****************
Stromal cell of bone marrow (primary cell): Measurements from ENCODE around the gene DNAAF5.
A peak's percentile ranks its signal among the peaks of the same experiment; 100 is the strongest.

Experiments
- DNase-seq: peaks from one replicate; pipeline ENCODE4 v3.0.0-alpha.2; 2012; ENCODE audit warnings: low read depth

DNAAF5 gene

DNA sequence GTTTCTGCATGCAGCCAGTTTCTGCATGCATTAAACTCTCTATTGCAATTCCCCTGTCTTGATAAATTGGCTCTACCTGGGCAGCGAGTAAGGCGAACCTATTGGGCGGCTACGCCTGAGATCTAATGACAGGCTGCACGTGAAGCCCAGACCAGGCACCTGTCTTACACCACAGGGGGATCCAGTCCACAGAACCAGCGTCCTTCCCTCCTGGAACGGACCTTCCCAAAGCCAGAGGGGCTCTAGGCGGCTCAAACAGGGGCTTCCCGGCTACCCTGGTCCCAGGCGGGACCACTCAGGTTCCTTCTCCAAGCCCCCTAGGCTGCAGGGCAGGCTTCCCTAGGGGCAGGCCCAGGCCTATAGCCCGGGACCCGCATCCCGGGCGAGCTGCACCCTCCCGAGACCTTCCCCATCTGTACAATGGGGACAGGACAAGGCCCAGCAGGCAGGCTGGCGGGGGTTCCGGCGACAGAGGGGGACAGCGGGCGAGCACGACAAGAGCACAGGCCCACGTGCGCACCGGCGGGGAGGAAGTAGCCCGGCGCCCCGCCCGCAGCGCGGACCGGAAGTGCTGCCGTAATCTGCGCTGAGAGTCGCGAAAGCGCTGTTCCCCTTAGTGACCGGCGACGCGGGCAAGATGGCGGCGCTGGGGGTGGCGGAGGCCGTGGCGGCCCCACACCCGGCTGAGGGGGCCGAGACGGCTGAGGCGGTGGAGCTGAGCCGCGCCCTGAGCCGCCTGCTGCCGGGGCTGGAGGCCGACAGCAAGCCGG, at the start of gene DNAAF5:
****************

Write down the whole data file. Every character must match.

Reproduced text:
Stromal cell of bone marrow (primary cell): Measurements from ENCODE around the gene DNAAF5.
A peak's percentile ranks its signal among the peaks of the same experiment; 100 is the strongest.

Experiments
- DNase-seq: peaks from one replicate; pipeline ENCODE4 v3.0.0-alpha.2; 2012; ENCODE audit warnings: low read depth

DNAAF5 gene

DNA sequence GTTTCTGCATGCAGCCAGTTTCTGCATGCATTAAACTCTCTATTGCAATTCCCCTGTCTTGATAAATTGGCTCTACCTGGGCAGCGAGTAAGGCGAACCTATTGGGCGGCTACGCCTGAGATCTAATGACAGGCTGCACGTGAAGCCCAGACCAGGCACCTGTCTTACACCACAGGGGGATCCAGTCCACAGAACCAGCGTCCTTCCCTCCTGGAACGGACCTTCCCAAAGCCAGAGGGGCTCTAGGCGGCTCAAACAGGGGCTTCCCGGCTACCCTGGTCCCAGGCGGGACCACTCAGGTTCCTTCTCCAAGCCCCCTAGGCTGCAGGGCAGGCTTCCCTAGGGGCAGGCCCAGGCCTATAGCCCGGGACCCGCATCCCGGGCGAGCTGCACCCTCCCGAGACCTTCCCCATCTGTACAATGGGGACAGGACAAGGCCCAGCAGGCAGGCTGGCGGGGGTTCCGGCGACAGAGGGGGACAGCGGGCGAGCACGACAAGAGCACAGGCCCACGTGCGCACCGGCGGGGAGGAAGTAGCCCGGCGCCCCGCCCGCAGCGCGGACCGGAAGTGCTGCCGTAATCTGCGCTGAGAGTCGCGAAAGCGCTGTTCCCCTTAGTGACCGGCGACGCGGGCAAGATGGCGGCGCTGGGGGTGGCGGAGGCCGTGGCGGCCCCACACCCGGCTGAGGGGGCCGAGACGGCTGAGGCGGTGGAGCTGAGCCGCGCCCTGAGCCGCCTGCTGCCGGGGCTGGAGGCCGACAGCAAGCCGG, at the start of gene DNAAF5: